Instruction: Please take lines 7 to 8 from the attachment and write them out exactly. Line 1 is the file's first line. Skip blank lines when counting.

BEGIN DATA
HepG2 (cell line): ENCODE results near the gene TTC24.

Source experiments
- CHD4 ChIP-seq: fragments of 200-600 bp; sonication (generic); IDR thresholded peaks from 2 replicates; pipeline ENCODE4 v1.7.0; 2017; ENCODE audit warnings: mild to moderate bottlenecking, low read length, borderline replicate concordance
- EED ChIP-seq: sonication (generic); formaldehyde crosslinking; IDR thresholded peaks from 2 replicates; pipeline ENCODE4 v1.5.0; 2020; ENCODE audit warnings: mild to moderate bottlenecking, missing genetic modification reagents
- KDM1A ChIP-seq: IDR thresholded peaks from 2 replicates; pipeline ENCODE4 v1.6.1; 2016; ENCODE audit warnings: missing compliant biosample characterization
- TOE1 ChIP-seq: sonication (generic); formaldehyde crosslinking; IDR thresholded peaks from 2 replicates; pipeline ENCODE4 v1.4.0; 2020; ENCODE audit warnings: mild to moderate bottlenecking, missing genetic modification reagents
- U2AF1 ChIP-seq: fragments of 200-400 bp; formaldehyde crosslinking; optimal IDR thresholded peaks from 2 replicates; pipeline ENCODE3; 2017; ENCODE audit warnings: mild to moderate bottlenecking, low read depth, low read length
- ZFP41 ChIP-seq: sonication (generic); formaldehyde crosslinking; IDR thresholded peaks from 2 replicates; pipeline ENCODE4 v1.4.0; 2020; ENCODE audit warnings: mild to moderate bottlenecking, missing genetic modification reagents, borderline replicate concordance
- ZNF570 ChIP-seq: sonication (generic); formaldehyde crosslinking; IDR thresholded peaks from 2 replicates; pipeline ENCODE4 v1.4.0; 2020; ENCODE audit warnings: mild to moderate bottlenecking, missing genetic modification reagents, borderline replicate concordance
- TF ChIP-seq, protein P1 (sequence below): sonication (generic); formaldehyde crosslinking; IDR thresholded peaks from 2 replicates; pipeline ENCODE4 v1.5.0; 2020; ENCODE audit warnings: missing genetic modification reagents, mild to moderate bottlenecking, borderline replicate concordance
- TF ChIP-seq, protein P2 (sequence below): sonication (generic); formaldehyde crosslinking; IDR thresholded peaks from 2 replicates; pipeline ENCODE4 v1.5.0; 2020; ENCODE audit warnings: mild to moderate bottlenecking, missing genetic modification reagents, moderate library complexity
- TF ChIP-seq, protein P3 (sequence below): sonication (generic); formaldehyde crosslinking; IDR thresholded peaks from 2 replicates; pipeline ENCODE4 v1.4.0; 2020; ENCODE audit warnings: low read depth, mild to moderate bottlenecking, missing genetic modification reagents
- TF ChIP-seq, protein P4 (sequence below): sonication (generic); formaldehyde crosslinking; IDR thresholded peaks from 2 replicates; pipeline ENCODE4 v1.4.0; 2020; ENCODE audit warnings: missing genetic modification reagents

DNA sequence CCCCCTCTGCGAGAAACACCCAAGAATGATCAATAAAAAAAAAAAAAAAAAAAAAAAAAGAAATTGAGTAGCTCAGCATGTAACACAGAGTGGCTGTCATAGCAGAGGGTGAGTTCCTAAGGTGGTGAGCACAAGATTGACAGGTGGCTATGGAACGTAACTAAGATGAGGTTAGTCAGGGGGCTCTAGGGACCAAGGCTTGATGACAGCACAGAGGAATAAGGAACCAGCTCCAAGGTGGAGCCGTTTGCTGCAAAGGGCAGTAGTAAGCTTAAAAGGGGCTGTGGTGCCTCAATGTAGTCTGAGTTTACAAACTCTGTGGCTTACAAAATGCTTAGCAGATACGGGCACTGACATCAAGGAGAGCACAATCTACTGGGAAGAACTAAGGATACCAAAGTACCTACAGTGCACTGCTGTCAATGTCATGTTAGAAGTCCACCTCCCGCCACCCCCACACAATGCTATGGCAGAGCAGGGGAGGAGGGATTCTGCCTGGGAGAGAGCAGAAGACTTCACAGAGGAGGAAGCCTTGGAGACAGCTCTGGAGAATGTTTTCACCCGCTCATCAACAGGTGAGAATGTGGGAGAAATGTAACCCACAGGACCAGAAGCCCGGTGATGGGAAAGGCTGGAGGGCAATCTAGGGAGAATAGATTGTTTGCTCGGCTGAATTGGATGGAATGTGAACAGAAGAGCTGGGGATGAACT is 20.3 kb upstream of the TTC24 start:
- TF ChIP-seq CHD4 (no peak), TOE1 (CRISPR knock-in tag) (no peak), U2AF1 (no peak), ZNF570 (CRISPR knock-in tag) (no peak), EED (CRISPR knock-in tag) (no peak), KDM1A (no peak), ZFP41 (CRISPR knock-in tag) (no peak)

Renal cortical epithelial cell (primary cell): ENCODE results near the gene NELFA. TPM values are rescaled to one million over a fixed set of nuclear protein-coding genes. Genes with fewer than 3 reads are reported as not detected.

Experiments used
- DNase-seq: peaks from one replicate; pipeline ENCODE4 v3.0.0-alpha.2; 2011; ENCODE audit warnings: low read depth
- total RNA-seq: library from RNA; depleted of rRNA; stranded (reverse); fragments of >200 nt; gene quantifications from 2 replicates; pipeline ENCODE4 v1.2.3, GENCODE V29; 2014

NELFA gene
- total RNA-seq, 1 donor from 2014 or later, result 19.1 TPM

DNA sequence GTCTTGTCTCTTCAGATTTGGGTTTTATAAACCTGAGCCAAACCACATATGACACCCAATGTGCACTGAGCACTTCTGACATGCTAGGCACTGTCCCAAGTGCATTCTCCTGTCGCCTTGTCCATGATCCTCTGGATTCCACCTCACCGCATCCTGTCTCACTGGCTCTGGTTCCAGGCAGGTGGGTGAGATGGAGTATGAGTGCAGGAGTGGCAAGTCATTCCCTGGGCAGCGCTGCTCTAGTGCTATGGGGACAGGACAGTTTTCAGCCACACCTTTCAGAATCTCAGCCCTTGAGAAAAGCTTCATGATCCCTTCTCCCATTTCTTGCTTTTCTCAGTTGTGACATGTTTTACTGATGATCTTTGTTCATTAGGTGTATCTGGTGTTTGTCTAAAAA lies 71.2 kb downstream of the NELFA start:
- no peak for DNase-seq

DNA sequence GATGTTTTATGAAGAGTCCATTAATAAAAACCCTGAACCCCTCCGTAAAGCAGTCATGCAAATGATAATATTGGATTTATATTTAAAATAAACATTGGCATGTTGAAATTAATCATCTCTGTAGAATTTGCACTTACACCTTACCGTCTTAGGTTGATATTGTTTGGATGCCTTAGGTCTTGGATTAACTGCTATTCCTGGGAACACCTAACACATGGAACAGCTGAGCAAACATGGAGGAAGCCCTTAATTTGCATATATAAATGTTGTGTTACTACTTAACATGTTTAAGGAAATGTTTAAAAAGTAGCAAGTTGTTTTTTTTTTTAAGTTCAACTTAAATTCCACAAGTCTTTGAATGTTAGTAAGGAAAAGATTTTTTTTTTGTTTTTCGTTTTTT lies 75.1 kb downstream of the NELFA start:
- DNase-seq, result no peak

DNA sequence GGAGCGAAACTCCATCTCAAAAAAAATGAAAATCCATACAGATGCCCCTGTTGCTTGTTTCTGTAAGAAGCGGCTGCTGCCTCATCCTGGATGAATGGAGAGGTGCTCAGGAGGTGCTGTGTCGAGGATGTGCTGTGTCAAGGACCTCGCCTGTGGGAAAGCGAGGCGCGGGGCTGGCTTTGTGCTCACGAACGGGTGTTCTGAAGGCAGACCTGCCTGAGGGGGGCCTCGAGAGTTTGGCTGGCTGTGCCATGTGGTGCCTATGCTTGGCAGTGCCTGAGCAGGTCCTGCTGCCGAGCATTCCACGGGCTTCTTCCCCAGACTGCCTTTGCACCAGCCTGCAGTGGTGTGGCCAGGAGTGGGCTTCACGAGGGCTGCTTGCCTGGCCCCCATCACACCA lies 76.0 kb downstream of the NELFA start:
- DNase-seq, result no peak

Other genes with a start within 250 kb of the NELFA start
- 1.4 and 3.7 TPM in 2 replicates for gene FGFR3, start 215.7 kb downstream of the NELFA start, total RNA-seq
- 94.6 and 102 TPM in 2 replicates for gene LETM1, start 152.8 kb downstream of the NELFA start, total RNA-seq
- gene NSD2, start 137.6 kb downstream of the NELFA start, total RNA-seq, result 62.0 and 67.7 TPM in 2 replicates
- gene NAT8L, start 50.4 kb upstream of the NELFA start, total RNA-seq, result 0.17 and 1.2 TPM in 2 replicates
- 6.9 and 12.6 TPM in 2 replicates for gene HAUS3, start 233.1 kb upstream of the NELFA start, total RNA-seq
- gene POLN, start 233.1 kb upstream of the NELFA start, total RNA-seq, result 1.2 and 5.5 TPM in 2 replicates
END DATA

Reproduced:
- U2AF1 ChIP-seq: fragments of 200-400 bp; formaldehyde crosslinking; optimal IDR thresholded peaks from 2 replicates; pipeline ENCODE3; 2017; ENCODE audit warnings: mild to moderate bottlenecking, low read depth, low read length
- ZFP41 ChIP-seq: sonication (generic); formaldehyde crosslinking; IDR thresholded peaks from 2 replicates; pipeline ENCODE4 v1.4.0; 2020; ENCODE audit warnings: mild to moderate bottlenecking, missing genetic modification reagents, borderline replicate concordance